NEW DELHI (Reuters) - Hindu nationalist Narendra Modi was sworn in as India’s prime minister on Monday, taking charge of the world’s largest democracy as it struggles with an economic slowdown and a severe shortage of jobs for its booming young population.
Indian voters and foreign investors alike have high hopes for Modi, whose slick campaign presented him as a business-friendly leader who would jump-start investment. Yet his critics say he is an autocrat who harbors Hindu supremacist views.
Here are five of the biggest challenges he will face during his first months in power.
Modi biggest challenge will be to revive an economy that is mired in its worst slowdown since the 1980s due to myriad issues such as strained public finances, persistently high inflation, high interest rates and rising bad loans at banks.
Public finances are in dire straits as government spending has outpaced revenues. The new administration will immediately need to take a decision on slashing subsidies spending, which is threatening a budget blow-out and a sovereign ratings downgrade.
Similarly, the new prime minister has his work cut out to break Asia’s third-largest economy out of chronic high inflation, which has forced the central bank to keep interest rates high even as growth sags.
Adding to inflationary worries are the prospects of below-average monsoon rains this summer, which could hit farm output and fuel inflation.
Modi will need to address the problem of rising bad loans at banks, which have stifled credit flows to corporations. Stressed loans in India - those categorized as bad and restructured - total $100 billion, or about 10 percent of all loans.
The leaders of Pakistan and other neighbors attended Modi’s swearing-in ceremony, a first in India’s history that signaled his aspirations to be a regional leader who could improve relations with surrounding countries.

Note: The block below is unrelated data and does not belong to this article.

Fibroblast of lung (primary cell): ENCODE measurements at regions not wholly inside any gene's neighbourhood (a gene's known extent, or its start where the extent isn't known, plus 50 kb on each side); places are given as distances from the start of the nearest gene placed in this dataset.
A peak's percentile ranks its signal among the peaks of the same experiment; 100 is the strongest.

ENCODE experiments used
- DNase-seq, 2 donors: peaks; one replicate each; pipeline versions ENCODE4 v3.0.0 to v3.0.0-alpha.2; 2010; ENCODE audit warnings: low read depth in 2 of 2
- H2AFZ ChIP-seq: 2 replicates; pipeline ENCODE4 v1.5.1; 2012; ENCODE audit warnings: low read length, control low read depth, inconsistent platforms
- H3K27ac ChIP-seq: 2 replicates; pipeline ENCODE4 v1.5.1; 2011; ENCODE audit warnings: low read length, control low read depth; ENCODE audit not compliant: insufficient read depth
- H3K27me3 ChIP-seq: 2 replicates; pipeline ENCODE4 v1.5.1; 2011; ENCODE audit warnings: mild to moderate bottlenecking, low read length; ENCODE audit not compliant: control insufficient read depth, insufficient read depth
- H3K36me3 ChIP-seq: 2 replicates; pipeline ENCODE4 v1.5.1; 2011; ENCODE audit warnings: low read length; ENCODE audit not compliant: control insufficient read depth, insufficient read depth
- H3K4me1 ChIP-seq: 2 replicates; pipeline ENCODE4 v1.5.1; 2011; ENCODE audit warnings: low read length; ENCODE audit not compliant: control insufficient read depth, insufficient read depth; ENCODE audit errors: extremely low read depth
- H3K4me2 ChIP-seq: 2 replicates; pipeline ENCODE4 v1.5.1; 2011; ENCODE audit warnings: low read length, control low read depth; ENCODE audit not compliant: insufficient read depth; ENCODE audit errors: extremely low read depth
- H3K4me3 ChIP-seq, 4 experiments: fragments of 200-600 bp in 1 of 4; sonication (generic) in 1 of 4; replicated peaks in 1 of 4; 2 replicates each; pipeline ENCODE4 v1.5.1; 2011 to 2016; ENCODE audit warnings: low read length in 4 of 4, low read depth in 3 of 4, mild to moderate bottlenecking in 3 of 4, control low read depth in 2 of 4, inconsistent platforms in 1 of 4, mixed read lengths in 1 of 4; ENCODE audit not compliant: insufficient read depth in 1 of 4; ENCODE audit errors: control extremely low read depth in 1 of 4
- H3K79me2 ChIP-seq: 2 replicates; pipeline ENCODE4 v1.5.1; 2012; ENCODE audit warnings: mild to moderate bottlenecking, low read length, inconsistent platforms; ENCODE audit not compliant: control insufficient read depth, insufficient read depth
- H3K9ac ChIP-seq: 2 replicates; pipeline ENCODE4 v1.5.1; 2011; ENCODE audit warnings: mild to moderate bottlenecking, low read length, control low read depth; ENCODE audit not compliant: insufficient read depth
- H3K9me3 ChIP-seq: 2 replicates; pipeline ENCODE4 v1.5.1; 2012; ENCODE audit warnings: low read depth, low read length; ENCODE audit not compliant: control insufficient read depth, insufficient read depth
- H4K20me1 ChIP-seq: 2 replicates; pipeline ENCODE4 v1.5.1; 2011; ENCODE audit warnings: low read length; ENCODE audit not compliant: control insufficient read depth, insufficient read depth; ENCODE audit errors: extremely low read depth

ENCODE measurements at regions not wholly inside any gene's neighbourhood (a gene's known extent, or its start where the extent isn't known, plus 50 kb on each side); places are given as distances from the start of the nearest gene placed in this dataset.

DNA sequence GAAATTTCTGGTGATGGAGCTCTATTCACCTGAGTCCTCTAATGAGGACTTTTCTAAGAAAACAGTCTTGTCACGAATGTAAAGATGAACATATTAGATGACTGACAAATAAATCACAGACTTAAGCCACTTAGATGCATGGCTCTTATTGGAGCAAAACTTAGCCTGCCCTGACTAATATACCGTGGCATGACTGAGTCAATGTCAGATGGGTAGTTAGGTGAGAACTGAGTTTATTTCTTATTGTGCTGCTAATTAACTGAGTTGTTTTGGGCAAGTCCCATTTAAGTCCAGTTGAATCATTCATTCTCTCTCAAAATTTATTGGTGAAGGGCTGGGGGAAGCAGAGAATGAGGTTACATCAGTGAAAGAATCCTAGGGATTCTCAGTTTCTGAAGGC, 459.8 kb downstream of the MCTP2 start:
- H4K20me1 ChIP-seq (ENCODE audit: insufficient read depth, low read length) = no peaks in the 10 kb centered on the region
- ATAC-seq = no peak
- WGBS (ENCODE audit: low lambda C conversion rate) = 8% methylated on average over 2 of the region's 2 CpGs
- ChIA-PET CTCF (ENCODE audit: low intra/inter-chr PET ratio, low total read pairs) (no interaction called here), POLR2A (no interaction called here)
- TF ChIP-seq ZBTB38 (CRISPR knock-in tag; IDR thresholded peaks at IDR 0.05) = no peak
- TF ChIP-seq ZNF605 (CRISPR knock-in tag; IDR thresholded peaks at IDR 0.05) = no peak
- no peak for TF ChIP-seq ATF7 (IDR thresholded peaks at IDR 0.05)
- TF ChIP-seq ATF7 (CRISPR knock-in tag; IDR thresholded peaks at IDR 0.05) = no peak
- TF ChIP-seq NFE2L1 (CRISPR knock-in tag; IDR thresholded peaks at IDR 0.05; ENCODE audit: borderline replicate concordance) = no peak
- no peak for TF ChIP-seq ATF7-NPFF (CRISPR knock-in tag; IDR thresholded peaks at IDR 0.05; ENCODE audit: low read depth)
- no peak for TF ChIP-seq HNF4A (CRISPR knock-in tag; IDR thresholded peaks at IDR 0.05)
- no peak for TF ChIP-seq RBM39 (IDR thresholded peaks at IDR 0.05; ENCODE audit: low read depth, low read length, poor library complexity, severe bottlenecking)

But Modi’s position on whether to hold serious talks with Pakistan, India’s nuclear-armed neighbor and rival, is not yet clear. The BJP has long advocated a tough stance on Pakistan and opposed the last prime minister’s attempts at talks.
India’s new leader will also face challenges in Afghanistan, whose security forces are preparing to take over from departing foreign troops in the fight against a Taliban insurgency. India’s consulate in the Afghan city of Herat was attacked by armed insurgents last week.
Further afield, Modi will need to reinvigorate India’s relationship with China and the United States. Ties between the two largest democracies have cooled due to trade disputes and the arrest of an Indian diplomat in New York.
3. REASSURING INDIA‘S RELIGIOUS MINORITIES
In Modi’s first speech as prime minister-elect, he vowed to work for all Indians. Yet there are still concerns that the Hindu nationalist could stir communal tensions with Muslims, who account for 15 percent of India’s 1.2 billion people.
Modi took a tough line in his campaign speeches on illegal immigrants from Bangladesh, a Muslim-majority nation, saying they should have their “bags packed” in case he came to power. He called Hindu refugees from the country “family”.
His critics accuse him of failing to stop or even allowing gruesome Hindu-Muslim riots in 2002 in the state of Gujarat, where he was chief minister. Modi denies the accusations and a Supreme Court inquiry did not find enough evidence to prosecute him.
India’s main internal security threat is from Maoists. They have acquired guns, hand grenades and guerrilla war expertise over the years and routinely target security forces and other government officials in areas that contains the country’s richest mineral deposits.
Top Indian iron ore miner NMDC Ltd and the world’s top coal miner, Coal India Limited, spend growing amounts on security. Some small- and mid-sized mining companies are also forced to pay “protection” fees to the Maoists.
The new federal government will need to mend frayed ties with state governments, who often complain of New Delhi’s big brother attitude.
A fear of losing fiscal powers forced some states to delay the rollout of a nationwide goods and services tax (GST), which economist estimate would have boosted India’s economic growth by as much as 2 percentage points. Opposition from states blocked a plan of the previous government to counter terrorism.
Modi needs to act fast as states hold the key for a revival in capital investments, which barely grew last fiscal year as delays in clearances grounded many infrastructure projects.
States wield much of the power in approving projects as only a quarter of approvals come from the federal agencies.
Editing by John Chalmers and Alison Williams